By Chris Mohney
Sho Boo is sushi chef at Maki Kosaka, the more casual offshoot of the Michelin-awarded Kosaka in New York. With decades of sushi experience in New York and elsewhere, Boo found a new challenge in opening a new sushi restaurant in a pandemic that prevents most of the interactions expected in omakase style.
I had a restaurant named Bugs in Japan, and had been trying to open a restaurant with the same name in the United States. I had been working for that dream since I came to the U.S. in 2001. I started off working at different sushi restaurants, including Yasuda. During this time I met chef Yoshihiko Kousaka, who works at Kosaka now.
It took me 10 years, but in 2012 I was able to make my dream come true and open Bugs in Alphabet City. But three years later, I closed Bugs because my mother passed away. That experience changed my view of life. I traveled around the world volunteering in different countries. After that, I was kind of tired of New York, so I went to Hawaii. That’s when the team at Kosaka called me up to ask me if I wanted to join them. And that’s why I came back to New York, in 2017.
The owners already had a vision for Maki Kosaka when they opened Kosaka in 2016. One of their goals was that once Kosaka got a Michelin star, they would be ready for the next venture. This was planned way before the pandemic, for sure. Things got delayed a little bit, but it was always in the plans. They already registered the name Maki Kosaka in 2016.
Having to-go service was part of the plan that we wanted to introduce eventually. But it happened the opposite way—we had to start with to-go. We also had to change the service on the menu to accommodate people sitting outside, instead of right across the counter from the chef. That was the biggest change. We were forced to serve outside because we’re not allowed to serve people inside the restaurant.
When lockdown hit, my mindset was, “Okay, how do we move forward? How do we not just stop and wait for something to happen?” Kosaka unfortunately can’t do outdoor seating because there’s a bike stand right in front of the restaurant. Luckily, the construction for Maki Kosaka was already done. The restaurant was ready. We could use the kitchen. And we were like, “What are we waiting for? Let’s do it. Let’s go.” Maki Kosaka’s omakase counter was supposed to be a special counter to do more fun things. We wanted to do something different, not wait and just keep thinking about what else we can do under the circumstances during this pandemic.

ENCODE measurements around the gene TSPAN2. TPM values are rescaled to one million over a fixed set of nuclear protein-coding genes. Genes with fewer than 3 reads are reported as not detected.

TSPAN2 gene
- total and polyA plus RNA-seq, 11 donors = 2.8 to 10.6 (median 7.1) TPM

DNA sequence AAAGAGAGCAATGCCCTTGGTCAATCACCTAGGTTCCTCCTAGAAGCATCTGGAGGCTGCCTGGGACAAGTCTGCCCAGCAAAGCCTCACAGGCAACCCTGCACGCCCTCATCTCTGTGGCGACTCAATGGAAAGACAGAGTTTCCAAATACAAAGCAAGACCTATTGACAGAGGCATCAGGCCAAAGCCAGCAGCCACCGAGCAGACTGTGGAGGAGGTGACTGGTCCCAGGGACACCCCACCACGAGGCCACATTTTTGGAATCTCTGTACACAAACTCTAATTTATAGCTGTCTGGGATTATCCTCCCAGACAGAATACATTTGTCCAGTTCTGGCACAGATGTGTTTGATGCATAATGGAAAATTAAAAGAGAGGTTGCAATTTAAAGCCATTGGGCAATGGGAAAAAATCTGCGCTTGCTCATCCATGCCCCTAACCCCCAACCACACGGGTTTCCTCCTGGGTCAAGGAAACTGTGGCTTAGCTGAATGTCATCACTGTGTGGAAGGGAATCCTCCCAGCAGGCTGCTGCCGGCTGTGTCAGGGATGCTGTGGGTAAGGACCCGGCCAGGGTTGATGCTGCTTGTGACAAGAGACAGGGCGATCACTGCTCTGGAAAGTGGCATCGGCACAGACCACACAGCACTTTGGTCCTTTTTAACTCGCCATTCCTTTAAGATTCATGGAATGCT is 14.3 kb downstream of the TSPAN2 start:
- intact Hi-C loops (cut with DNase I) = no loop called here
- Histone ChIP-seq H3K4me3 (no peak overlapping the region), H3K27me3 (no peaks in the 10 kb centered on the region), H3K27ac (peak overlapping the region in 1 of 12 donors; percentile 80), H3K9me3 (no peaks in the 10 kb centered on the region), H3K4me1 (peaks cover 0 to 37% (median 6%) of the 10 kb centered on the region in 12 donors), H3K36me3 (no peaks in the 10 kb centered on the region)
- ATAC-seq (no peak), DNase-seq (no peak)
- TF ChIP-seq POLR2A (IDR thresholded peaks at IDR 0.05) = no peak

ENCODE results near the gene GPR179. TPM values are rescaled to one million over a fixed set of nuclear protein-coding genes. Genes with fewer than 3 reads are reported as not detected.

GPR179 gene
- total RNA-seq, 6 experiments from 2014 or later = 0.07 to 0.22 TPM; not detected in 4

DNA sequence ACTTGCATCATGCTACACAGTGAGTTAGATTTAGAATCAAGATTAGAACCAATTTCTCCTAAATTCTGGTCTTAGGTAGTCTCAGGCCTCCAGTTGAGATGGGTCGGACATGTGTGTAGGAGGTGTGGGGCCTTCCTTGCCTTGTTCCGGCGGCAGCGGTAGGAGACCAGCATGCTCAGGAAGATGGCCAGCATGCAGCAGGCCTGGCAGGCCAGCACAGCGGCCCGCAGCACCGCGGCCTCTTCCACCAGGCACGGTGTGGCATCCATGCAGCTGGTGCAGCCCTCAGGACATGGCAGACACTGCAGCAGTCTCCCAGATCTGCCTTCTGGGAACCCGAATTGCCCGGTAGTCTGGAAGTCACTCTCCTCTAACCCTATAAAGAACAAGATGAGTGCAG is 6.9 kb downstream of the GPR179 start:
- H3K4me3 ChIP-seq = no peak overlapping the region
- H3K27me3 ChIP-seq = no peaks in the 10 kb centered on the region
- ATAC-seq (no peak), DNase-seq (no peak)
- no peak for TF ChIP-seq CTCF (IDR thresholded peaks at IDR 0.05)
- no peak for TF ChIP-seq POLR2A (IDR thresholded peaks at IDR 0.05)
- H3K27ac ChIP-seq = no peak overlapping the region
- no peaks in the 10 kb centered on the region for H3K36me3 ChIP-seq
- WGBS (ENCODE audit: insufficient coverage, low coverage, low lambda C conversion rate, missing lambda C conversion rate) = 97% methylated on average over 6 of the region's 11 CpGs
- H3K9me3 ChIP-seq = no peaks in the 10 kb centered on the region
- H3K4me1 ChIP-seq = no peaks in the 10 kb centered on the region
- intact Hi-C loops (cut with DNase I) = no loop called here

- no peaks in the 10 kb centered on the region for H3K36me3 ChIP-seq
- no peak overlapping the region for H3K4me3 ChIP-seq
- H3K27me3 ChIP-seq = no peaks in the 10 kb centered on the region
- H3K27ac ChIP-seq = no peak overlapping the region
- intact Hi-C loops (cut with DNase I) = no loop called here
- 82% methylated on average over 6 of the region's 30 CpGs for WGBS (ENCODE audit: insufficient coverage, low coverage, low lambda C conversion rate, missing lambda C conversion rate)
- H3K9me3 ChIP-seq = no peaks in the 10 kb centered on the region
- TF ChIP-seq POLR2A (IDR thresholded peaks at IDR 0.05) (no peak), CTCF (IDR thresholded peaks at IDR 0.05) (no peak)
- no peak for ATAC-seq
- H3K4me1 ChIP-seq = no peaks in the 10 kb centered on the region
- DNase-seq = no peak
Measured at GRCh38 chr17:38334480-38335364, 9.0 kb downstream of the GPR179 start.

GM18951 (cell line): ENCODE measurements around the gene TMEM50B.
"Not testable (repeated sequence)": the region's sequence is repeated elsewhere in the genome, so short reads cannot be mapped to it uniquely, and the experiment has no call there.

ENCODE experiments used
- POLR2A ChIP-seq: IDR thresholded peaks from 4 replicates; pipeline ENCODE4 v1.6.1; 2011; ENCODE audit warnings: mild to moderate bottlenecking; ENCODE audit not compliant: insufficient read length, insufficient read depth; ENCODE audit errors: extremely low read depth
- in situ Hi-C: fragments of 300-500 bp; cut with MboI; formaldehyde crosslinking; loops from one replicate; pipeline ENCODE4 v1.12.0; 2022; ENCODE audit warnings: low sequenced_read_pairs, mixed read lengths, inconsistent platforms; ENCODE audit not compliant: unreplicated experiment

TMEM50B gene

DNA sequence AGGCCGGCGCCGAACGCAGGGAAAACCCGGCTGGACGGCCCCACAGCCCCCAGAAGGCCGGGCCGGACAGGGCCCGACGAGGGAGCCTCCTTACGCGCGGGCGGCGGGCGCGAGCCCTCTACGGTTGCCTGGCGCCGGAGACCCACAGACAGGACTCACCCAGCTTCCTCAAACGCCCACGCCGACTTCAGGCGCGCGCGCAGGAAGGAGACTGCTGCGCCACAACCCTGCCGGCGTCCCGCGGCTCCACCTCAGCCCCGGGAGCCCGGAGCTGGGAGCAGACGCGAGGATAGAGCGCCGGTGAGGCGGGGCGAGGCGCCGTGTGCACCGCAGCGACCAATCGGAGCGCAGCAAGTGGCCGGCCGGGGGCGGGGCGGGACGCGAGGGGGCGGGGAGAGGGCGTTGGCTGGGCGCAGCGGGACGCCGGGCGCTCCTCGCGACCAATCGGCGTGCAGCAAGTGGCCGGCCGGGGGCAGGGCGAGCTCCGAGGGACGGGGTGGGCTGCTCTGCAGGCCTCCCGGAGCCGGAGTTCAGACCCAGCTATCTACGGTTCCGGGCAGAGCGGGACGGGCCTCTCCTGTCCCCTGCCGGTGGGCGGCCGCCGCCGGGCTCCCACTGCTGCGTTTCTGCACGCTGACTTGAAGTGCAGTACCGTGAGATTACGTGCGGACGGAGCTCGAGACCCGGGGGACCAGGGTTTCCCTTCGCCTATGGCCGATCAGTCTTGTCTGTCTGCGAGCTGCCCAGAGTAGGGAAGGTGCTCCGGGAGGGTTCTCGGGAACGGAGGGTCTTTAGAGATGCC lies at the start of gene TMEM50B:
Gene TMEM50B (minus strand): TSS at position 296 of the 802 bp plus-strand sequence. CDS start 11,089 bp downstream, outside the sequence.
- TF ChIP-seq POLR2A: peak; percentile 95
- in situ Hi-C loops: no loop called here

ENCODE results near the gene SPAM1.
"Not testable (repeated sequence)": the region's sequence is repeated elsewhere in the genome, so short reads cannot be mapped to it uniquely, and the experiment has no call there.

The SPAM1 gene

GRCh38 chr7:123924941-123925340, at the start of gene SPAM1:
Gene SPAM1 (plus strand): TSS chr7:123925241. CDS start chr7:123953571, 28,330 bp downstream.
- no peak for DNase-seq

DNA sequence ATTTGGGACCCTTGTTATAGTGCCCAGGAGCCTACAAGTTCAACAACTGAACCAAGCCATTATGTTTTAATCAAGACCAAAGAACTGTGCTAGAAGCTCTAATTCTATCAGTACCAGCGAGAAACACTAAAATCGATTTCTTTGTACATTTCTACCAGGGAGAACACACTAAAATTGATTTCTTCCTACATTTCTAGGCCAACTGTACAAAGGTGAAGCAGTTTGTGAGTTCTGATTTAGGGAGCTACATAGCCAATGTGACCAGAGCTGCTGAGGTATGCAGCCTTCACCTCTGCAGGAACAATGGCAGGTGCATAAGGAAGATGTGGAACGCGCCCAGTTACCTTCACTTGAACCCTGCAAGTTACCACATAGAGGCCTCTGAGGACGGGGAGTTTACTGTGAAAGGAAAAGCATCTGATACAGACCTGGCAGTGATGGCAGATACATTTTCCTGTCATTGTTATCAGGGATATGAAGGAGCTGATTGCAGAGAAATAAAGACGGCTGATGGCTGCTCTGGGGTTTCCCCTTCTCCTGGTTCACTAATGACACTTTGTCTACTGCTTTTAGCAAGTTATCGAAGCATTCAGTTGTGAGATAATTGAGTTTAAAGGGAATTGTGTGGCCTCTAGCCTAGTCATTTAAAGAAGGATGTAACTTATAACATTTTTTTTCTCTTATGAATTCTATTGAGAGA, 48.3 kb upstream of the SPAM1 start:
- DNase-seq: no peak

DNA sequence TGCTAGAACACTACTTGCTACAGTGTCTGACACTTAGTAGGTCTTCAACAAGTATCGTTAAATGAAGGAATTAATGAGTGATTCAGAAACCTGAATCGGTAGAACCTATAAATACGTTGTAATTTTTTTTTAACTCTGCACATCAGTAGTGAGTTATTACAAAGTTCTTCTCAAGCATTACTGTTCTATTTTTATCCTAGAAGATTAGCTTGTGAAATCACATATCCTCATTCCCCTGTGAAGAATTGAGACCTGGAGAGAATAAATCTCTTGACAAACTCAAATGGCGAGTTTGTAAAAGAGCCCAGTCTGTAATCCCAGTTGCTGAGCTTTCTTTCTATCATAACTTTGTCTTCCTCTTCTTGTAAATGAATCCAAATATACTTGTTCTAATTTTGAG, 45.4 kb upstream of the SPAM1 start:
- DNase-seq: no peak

Chef Yoshi from Kosaka is actually working right now at Maki Kosaka. We have slowly seen the original team come back one by one. We needed Maki Kosaka to bring the team together and have everybody come back to work.
In terms of supply, the pandemic didn’t have much effect. We’ve been able to source whatever we needed thanks to all the distributors. But in terms of the menu, the biggest change was that Maki Kosaka was supposed to be more of a temaki-focused restaurant, where the chef would make the hand roll, and hand it to the customer sitting at the counter in front of them. That was the focus of the main dining room, which was impossible to do outside because they can’t go outside and hand the roll over in person.
So we expanded part of the original menu called the “grab hand roll.” The customers grab the sushi with their toasted seaweed nori and make their own hand rolls. Now that’s almost the main focus of the outdoor dining menu. The chef packages the seaweed in a small plastic envelope, so the customers can grab their sushi piece by piece with fresh and crispy nori.
The takeout menu was originally supposed to be the regular cut rolls that you see in other sushi restaurants. Having grab rolls to-go wasn’t part of the plan. But now that we came up with the idea to wrap the nori seaweed in separate envelopes to keep them dry, we can do grab sushi to-go.
Every time I want to give up, I think of my mom. I want to be like her—very positive and very strong and very energetic. I never say, “No, I won’t do it.” That’s just an excuse. “No” is not an answer. At least you have to try. Maybe you won’t see the result in one year or two years, but maybe you’ll see it in 10 years.
Interview translated from Japanese by Ayako Kaneyoshi.